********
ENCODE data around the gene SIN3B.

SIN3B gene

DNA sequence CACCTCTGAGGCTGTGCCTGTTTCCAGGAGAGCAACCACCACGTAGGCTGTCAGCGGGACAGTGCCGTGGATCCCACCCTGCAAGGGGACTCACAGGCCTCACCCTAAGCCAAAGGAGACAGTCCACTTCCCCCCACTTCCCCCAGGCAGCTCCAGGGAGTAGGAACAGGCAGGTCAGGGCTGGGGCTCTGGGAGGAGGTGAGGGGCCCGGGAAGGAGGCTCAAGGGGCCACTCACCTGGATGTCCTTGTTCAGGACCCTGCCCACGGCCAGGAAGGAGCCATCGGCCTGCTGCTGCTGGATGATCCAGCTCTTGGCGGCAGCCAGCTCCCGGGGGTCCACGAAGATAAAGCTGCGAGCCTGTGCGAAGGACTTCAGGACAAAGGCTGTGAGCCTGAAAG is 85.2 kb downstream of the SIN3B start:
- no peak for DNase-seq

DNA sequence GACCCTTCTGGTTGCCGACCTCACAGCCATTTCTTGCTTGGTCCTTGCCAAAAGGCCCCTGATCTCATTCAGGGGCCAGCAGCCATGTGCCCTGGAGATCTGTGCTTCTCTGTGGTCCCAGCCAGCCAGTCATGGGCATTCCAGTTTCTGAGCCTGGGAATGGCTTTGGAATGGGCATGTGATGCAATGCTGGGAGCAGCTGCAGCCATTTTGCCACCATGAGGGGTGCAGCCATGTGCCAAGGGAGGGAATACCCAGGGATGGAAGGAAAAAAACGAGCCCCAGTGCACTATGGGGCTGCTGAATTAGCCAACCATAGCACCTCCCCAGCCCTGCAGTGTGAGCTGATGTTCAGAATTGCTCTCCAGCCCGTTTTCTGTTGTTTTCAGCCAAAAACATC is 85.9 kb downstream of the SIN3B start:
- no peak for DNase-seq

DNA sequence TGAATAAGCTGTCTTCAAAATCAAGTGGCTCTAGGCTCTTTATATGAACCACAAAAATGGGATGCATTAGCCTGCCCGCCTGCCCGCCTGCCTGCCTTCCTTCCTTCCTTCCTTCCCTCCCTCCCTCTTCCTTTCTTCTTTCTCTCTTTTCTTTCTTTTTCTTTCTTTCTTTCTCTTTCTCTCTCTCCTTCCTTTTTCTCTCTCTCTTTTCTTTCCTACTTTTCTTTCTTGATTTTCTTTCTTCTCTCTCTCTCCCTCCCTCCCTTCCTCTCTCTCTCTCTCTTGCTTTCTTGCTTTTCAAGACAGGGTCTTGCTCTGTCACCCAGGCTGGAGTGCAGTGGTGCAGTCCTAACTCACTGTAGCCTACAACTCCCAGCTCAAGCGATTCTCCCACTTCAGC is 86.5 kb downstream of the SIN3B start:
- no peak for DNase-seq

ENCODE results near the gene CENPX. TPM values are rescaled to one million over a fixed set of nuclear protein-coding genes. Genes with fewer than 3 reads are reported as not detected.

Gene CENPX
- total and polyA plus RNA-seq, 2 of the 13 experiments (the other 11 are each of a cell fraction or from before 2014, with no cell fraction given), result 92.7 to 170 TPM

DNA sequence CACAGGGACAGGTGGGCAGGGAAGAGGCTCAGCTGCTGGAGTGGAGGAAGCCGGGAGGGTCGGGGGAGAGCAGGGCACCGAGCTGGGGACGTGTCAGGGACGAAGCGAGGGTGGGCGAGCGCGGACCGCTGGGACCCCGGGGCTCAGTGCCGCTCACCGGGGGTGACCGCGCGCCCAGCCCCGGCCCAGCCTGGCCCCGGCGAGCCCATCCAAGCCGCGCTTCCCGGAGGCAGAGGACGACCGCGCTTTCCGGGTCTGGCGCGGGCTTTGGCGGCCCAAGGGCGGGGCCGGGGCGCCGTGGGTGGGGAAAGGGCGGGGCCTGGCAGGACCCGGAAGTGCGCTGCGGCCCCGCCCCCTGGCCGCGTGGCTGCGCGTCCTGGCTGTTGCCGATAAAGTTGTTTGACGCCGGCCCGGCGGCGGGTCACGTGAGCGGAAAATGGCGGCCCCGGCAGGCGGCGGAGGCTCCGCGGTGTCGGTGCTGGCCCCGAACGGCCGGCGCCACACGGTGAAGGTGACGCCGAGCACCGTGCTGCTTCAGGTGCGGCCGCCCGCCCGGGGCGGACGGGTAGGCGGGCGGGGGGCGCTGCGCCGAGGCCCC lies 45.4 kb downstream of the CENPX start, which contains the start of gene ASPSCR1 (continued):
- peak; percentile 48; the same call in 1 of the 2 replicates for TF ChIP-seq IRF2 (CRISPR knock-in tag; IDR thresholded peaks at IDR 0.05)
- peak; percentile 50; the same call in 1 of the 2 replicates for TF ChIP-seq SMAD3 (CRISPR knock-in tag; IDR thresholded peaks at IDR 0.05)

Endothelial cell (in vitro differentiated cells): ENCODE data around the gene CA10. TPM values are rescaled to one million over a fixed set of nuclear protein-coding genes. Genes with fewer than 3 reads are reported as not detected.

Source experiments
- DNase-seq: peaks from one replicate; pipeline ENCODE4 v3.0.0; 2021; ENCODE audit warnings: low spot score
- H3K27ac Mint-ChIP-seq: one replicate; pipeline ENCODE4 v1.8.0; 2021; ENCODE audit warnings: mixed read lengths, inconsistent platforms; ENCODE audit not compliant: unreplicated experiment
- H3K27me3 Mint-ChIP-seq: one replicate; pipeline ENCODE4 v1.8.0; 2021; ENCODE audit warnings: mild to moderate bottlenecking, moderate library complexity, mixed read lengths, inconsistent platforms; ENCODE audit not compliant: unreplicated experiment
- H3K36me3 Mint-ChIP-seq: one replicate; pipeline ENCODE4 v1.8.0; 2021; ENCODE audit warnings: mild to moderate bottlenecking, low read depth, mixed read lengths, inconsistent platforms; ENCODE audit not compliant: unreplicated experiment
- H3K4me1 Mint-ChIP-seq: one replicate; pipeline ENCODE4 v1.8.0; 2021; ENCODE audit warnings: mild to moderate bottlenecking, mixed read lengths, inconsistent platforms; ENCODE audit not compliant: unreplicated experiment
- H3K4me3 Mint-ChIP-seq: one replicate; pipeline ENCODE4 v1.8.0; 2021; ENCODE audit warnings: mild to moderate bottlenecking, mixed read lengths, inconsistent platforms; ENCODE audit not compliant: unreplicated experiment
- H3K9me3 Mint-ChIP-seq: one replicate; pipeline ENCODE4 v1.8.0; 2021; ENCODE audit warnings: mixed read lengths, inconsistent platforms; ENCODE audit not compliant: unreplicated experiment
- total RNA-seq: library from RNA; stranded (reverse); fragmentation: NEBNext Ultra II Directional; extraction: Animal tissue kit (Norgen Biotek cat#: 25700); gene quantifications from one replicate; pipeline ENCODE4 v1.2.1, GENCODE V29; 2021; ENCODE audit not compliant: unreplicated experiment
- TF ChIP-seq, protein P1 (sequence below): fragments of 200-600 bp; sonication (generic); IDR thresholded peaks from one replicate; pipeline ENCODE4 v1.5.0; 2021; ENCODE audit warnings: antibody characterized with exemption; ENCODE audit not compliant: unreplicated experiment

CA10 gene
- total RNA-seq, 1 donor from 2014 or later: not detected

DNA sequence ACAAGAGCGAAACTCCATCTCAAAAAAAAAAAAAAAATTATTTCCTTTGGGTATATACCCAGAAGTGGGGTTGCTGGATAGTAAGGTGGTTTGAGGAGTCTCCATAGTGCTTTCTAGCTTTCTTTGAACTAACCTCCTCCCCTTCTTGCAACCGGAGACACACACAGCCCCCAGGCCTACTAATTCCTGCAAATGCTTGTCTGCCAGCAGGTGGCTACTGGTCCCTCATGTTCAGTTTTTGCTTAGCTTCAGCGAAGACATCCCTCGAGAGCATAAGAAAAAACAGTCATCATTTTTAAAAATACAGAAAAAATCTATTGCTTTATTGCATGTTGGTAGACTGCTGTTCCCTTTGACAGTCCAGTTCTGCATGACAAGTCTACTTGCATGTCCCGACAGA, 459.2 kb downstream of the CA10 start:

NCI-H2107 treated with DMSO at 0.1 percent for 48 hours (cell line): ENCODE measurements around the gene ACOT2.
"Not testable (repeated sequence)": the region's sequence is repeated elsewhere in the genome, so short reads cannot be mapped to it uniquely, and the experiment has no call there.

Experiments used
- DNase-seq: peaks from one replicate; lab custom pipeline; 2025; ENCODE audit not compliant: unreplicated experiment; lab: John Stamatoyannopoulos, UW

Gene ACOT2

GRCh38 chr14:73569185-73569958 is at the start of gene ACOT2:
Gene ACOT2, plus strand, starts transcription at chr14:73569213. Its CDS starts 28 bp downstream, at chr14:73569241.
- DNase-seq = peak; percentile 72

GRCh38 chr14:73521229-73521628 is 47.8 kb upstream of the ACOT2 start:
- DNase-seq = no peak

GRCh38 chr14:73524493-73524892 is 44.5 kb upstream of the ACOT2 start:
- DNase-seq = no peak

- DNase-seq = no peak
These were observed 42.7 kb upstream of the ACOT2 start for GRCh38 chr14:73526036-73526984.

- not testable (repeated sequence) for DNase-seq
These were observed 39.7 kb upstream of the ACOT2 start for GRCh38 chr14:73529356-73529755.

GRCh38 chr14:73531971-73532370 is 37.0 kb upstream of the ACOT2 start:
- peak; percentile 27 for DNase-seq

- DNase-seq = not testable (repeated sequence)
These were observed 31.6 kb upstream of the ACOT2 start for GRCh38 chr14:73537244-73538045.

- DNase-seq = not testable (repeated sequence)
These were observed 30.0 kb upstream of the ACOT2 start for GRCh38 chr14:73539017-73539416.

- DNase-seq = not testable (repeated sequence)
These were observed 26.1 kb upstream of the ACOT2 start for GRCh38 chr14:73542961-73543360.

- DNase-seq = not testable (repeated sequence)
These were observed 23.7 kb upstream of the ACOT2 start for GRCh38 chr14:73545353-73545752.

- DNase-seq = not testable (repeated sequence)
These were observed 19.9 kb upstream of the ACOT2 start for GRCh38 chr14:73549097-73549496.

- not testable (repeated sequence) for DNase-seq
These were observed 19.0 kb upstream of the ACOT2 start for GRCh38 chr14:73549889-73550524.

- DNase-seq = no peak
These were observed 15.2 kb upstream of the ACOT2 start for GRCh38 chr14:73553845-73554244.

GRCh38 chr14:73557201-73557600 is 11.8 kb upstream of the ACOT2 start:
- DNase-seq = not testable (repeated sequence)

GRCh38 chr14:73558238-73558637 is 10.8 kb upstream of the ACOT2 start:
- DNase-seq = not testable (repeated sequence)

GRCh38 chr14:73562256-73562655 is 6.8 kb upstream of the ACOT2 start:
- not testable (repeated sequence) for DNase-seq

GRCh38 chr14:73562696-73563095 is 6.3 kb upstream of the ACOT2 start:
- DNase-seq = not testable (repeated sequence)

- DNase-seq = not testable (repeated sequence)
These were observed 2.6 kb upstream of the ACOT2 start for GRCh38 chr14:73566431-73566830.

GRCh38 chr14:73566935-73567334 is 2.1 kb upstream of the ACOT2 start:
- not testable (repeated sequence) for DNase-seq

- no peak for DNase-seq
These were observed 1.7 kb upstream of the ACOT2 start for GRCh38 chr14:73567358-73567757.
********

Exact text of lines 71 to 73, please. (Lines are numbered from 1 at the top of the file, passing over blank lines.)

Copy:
GRCh38 chr14:73566935-73567334 is 2.1 kb upstream of the ACOT2 start:
- not testable (repeated sequence) for DNase-seq

- no peak for DNase-seq